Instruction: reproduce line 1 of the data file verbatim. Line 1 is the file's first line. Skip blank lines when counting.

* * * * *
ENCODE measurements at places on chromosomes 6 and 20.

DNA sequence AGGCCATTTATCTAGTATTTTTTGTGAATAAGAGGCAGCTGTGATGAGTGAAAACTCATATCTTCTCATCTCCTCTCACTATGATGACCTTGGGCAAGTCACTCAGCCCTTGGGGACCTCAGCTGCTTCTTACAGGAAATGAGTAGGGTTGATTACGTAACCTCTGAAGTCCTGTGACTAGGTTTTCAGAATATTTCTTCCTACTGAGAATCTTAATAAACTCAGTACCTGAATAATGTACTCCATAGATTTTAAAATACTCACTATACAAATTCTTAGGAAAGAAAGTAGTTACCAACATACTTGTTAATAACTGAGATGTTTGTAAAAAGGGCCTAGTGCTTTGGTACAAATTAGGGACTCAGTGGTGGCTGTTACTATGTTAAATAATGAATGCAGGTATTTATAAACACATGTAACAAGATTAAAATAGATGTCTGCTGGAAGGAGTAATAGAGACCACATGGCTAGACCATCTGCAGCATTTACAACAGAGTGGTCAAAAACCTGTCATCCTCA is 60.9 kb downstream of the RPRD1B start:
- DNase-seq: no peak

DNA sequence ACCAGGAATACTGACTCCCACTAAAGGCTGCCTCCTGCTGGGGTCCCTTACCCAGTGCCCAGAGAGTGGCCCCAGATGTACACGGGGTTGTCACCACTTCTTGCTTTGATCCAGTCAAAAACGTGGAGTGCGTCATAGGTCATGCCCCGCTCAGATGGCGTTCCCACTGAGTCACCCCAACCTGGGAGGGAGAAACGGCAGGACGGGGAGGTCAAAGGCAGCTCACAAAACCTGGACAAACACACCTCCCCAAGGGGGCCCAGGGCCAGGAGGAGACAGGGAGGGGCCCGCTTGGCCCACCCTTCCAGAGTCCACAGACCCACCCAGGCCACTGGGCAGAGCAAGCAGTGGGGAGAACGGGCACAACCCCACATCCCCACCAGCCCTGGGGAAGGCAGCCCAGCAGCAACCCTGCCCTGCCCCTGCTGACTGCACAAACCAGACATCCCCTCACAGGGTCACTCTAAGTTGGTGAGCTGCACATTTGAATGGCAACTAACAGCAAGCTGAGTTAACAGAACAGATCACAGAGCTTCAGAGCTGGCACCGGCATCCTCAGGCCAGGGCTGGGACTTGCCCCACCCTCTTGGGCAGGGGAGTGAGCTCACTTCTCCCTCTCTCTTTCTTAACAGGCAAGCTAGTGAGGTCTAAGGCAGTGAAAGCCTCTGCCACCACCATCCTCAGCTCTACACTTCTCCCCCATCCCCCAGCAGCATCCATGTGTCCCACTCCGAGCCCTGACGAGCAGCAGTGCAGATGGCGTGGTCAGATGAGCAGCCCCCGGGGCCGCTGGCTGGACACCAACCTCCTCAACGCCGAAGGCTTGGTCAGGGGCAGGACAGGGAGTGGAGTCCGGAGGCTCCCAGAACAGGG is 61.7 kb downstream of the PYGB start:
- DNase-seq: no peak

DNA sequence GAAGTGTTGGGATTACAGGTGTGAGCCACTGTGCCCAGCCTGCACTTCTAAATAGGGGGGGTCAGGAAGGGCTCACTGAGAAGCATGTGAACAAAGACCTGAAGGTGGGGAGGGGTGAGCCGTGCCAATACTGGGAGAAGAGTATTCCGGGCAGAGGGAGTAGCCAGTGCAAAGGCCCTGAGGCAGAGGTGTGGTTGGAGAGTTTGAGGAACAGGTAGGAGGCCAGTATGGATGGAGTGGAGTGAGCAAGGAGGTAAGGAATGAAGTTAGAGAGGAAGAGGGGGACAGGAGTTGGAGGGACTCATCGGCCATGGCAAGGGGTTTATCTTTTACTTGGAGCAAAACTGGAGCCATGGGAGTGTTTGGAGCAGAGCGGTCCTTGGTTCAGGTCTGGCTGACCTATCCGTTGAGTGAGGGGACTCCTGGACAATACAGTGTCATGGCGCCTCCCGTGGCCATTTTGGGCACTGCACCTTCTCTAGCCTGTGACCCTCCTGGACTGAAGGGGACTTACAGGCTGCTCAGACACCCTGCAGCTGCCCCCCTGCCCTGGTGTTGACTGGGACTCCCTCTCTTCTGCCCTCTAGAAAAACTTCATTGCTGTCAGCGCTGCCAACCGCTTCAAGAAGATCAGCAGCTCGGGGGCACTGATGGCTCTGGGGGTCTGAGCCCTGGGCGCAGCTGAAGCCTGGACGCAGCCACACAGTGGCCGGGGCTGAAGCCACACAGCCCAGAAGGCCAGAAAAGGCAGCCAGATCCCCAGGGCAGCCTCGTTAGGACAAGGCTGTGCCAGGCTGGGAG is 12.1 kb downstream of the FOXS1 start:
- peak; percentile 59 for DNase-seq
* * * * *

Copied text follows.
ENCODE measurements at places on chromosomes 6 and 20.